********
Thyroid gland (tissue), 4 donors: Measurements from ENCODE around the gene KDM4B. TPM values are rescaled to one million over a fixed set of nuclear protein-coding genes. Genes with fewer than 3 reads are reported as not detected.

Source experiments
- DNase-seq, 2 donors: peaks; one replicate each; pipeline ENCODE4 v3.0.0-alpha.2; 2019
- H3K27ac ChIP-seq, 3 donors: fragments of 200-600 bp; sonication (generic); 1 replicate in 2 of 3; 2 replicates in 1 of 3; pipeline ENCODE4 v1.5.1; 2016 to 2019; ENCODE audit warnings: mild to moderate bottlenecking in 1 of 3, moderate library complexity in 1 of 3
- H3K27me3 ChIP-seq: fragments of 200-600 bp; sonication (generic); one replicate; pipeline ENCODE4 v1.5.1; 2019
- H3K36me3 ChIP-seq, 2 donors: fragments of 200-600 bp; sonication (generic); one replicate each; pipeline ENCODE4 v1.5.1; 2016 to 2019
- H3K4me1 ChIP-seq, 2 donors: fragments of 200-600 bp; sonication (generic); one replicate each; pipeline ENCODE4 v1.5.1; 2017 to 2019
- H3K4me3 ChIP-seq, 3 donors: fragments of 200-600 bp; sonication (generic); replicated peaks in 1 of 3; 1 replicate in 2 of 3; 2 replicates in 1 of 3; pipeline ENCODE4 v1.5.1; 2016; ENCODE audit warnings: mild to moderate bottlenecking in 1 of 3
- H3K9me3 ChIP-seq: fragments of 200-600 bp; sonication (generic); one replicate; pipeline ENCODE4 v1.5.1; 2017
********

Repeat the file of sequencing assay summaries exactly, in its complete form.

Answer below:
Thyroid gland (tissue), 4 donors: Measurements from ENCODE around the gene KDM4B. TPM values are rescaled to one million over a fixed set of nuclear protein-coding genes. Genes with fewer than 3 reads are reported as not detected.

Source experiments
- DNase-seq, 2 donors: peaks; one replicate each; pipeline ENCODE4 v3.0.0-alpha.2; 2019
- H3K27ac ChIP-seq, 3 donors: fragments of 200-600 bp; sonication (generic); 1 replicate in 2 of 3; 2 replicates in 1 of 3; pipeline ENCODE4 v1.5.1; 2016 to 2019; ENCODE audit warnings: mild to moderate bottlenecking in 1 of 3, moderate library complexity in 1 of 3
- H3K27me3 ChIP-seq: fragments of 200-600 bp; sonication (generic); one replicate; pipeline ENCODE4 v1.5.1; 2019
- H3K36me3 ChIP-seq, 2 donors: fragments of 200-600 bp; sonication (generic); one replicate each; pipeline ENCODE4 v1.5.1; 2016 to 2019
- H3K4me1 ChIP-seq, 2 donors: fragments of 200-600 bp; sonication (generic); one replicate each; pipeline ENCODE4 v1.5.1; 2017 to 2019
- H3K4me3 ChIP-seq, 3 donors: fragments of 200-600 bp; sonication (generic); replicated peaks in 1 of 3; 1 replicate in 2 of 3; 2 replicates in 1 of 3; pipeline ENCODE4 v1.5.1; 2016; ENCODE audit warnings: mild to moderate bottlenecking in 1 of 3
- H3K9me3 ChIP-seq: fragments of 200-600 bp; sonication (generic); one replicate; pipeline ENCODE4 v1.5.1; 2017